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Managing Multiple FreeBSD Machines with radmind -- Part Zero

UNIX This is part Zero of an N-part series (I'm thinking 4 parts) discussing the investigation of radmin as a patch/deployment tool for FreeBSD. It will be filled in over the course of Q2/2009 as we test (and possibly deploy) radmin at Premier Heart. As many (if not all) of you know, I'm a BSD Bigot - I firmly believe that the BSD projects have a huge edge over Linux on servers in all the areas that matter to me most: Performance, Security & Stability. That being said, there's one area where they suck big floppy donkey dick: Patch Management. Over the years I've had several solutions:
  1. Ignore the Problem
    Don't patch and hope you never get compromised. This has never been an acceptable solution to me.
  2. Patch Manually
    Log in to every machine in your organization once a quarter, do a Make World / Portupgrade and deal with the fallout.
    This is great if all you have are 1-2 machines, and it's how I patch
  3. Deploy a Build Server
    A central machine builds the world and ports, then you log in to each machine to install them. It's manual patching, but you don't wait for Make World to run a bunch of times.
    This is what most BSD admins do, but I'm lazier than the average admin.
  4. Deploy a Commercial Solution
    This is OK as far as it goes, but using commercial solutions puts you on someone else's patch schedule.
    Also, I'm not aware of any commercial solutions that Don't Suck™.
  5. Use freebsd-update
    While I greatly admire what the FreeBSD Security Team has done with freebsd-update, it's just not for me -- Patching my custom software and ports with freebsd-update is a pain in the ass (I would have to essentially roll a custom release - More work than I want to do.) Also, freebsd-update is geared toward applying the security team's patches, not managing system deployments - that's only half of what I want.
None of these solutions work for me, so for the last 3 years or so I've been trying to find one that does. I've examined a few options, from the traditional "let a junior admin do the patching" through writing a remote execution program to handle it. None of these give me what I need: A simple, straightforward way to go from configuration X to configuration Y without breaking anything.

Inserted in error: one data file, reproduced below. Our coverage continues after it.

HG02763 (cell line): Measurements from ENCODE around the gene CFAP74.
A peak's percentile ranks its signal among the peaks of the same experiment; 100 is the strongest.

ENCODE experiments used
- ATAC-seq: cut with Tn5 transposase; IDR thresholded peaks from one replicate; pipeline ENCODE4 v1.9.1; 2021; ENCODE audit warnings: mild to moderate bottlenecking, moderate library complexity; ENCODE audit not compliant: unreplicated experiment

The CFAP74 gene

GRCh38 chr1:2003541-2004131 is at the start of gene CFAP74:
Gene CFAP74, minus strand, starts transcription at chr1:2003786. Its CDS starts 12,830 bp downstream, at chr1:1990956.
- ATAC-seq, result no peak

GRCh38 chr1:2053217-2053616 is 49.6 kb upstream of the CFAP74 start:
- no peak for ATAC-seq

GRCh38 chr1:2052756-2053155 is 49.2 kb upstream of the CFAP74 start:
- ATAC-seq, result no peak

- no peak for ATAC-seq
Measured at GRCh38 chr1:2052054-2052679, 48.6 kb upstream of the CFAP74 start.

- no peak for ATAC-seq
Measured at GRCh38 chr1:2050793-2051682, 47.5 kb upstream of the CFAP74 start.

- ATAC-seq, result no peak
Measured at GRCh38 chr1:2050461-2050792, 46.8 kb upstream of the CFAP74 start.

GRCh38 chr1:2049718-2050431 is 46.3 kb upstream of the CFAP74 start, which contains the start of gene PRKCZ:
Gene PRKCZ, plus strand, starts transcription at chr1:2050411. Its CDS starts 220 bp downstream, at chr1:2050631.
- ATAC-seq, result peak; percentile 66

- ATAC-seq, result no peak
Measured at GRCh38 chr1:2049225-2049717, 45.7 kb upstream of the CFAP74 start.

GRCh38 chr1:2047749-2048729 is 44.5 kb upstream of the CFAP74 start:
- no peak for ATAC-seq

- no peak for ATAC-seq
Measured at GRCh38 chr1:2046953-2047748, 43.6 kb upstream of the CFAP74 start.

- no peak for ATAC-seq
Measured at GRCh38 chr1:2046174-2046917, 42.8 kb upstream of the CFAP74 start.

radmind from the University of Michigan may be the silver bullet. The radmin suite is essentially Tripwire on crack, with the ability to push changes down to clients. It operates on the "whole filesystem" level, and basically does exactly what I want: "Make the files on server X look like the template T." The radmin suite was designed for managing (Mac OS X) computer labs, so it does the whole deploy-and-make-X-look-like-T thing well. It also appears to have the flexibility to handle server deployments and their inherent variability. The radmin tools also have the advantage of being usable for flexible deployments within the framework: Since it isn't a binary image of the system you don't have the restrictions of a dd or ghost solution (same-size disks and same-size partitions), so can size things as you see fit, provided the partitions are at least large enough to hold the deployment you're pushing out. This solution has entered testing at work -- I've built some virtual machines to run the radmin server and client, and I'm messing about with how I can make it not destroy the universe during upgrades (creative use of "negative transcripts" to keep it from updating stuff that I don't want touched - eg /opt , /usr/local/apache/{conf,htdocs} , large chunks of /etc (rc.conf, periodic.conf, pf.conf, newsyslog.conf)). There are a few shortcomings, but most of those are our environment rather than radmin:
  • We can't use it to manage the firewalls
    Our firewalls are FreeBSD+pf machines, but they have a MUCH lighter port/package load than our production servers. Firewalls shouldn't have things like Apache and Postgres installed on them, and they don't authenticate against LDAP.
  • We can't use it to manage our support servers
    Our support servers are very similar to the firewalls -- Client machines connect to them (over port 80), and then we connect to run remote assistance sessions on the client, so they're kept very much separate from our main network.
This means that every site has at least 3 machines (2 filrewalls, 1 support server) which have to be handled manually, but since that's only 3 out of 16 (assuming a minimally redundant site) we're doing pretty well.
The next part of this series will discuss the initial deployment of the radmin toolset -- Getting the client/server operating, creating the "base load" image that will be distributed.


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